In case you’re wondering what happened to 2009 — personally, I misplaced December, and have some real doubts about several weeks in March and August — maybe you were indeed having fun. Or having too much caffeine. According to an article seductively headlined “Where Did The Time Go? Do Not Ask The Brain” in the New York Times our perception of time can be linked to good times or bad, and the nature of events we peg time’s passage to affects whether it flew like the wind or dragged like a wet mattress. Science Times writer Benedict Carey assembles enough esoteric theories, along with the down-home speculations, to make a few moments vanish while reading.
That most alarming New Year’s morning question — “Uh-oh, what did I do last night?” — can seem benign compared with those that may come later, like “Uh, what exactly did I do with the last year?”
Or, “Hold on — did a decade just go by?”
It did. Somewhere between trigonometry and colonoscopy, someone must have hit the fast-forward button. Time may march, or ebb, or sift, or creep, but in early January it feels as if it has bolted like an angry dinner guest, leaving conversations unfinished, relationships still stuck, bad habits unbroken, goals unachieved.
I think for many people, we think about our goals, and if nothing much has happened with those then suddenly it seems like it was just yesterday that we set them,” said Gal Zauberman, an associate professor of marketing at the Wharton School of Business.
Studies of what makes time fly, or seem to, come up with opposite views: too many events that you’re pegging the past 30 days to might telescope them into 20 days. Or maybe your brain does have some control over your perception of time. You didn’t get that project finished on deadline? Well, the day just zoomed by.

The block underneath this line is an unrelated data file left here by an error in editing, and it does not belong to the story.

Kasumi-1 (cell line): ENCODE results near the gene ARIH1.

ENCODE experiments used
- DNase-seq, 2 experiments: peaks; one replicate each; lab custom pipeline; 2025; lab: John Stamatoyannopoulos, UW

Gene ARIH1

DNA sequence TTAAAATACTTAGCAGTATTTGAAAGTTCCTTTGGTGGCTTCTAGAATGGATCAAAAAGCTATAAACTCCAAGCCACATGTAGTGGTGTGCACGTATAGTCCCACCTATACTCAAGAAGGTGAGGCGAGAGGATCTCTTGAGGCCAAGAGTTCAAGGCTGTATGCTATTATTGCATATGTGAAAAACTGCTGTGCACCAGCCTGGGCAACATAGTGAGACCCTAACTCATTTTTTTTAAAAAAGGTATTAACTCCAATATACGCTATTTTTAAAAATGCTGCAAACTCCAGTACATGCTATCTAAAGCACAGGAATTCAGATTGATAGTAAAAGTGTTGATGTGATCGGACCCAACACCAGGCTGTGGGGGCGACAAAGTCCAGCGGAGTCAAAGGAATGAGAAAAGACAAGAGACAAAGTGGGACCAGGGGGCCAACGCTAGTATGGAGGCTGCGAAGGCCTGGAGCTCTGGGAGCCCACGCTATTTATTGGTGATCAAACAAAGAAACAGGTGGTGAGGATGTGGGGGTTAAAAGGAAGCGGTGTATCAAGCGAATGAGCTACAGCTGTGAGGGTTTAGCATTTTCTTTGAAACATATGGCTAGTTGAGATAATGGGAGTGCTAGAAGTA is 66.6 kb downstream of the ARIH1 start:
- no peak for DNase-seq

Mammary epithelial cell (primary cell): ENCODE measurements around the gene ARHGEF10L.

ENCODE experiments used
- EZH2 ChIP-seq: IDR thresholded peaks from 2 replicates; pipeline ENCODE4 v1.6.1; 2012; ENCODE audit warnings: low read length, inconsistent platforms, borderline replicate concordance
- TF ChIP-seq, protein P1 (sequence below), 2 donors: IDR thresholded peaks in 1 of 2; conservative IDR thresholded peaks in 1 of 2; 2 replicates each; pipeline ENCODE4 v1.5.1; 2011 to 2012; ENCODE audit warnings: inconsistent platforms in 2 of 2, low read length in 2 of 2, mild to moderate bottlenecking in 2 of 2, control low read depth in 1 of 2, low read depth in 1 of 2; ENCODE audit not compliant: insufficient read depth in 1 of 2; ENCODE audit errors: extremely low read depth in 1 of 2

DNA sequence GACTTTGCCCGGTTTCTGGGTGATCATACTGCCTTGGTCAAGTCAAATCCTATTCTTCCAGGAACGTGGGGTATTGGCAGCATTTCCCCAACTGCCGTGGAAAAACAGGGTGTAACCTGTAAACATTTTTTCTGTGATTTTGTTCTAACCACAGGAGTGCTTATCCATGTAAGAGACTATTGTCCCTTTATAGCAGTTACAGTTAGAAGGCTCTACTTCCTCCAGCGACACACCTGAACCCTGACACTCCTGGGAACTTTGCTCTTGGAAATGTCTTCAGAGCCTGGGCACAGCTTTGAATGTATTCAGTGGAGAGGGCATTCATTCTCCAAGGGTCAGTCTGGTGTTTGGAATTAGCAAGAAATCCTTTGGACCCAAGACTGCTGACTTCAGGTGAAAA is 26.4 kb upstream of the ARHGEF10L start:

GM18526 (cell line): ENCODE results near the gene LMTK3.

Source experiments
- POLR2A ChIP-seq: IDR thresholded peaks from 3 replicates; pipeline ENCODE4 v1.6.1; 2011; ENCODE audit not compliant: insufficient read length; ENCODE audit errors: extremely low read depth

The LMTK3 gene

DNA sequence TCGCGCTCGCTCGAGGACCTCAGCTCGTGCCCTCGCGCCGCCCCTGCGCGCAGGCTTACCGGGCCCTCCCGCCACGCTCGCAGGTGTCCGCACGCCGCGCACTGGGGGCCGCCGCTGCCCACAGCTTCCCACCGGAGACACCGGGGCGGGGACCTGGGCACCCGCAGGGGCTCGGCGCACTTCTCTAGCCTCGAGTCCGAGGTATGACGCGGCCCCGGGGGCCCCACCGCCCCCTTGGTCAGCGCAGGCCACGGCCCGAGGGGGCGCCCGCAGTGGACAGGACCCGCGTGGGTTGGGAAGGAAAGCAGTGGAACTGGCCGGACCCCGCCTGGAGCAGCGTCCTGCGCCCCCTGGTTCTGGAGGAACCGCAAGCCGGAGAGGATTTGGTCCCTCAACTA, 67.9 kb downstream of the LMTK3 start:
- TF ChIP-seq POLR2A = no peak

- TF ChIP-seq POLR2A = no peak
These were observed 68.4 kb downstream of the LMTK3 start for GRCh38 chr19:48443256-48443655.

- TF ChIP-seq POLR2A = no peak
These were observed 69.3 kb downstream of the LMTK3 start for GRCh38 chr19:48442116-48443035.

In earlier work, researchers found a similar dynamic at work in people’s judgment of intervals that last only moments. Relatively infrequent stimuli, like flashes or tones, tend to increase the speed of the brain’s internal pacemaker.
On an obvious level, these kinds of findings offer an explanation for why other people’s children seem to grow up so much faster than one’s own. Involved parents are all too well aware of every hiccup, split lip and first step in their own children; whereas, seeing a cousin’s child once every few years, without intervening memories, telescopes the time.
On another level, the research suggests that the brain has more control over its own perception of passing time than people may know. For example, many people have the defeated sense that it was just yesterday that they made last year’s resolutions; the year snapped shut, and they didn’t start writing that novel or attend even one Pilates class. But it is precisely because they didn’t act on their plan that the time seemed to have flown away.
By contrast, the new research suggests, focusing instead on goals or challenges that were in fact engaged during the year — whether or not they were labeled as “resolutions” — gives the brain the opportunity to fill out the past year with memories, and perceived time.
My father, who spent his entire life in academia, used to speak of time as “the element that doesn’t exist.” Maybe he was right after all. Maybe that’s what happened to December.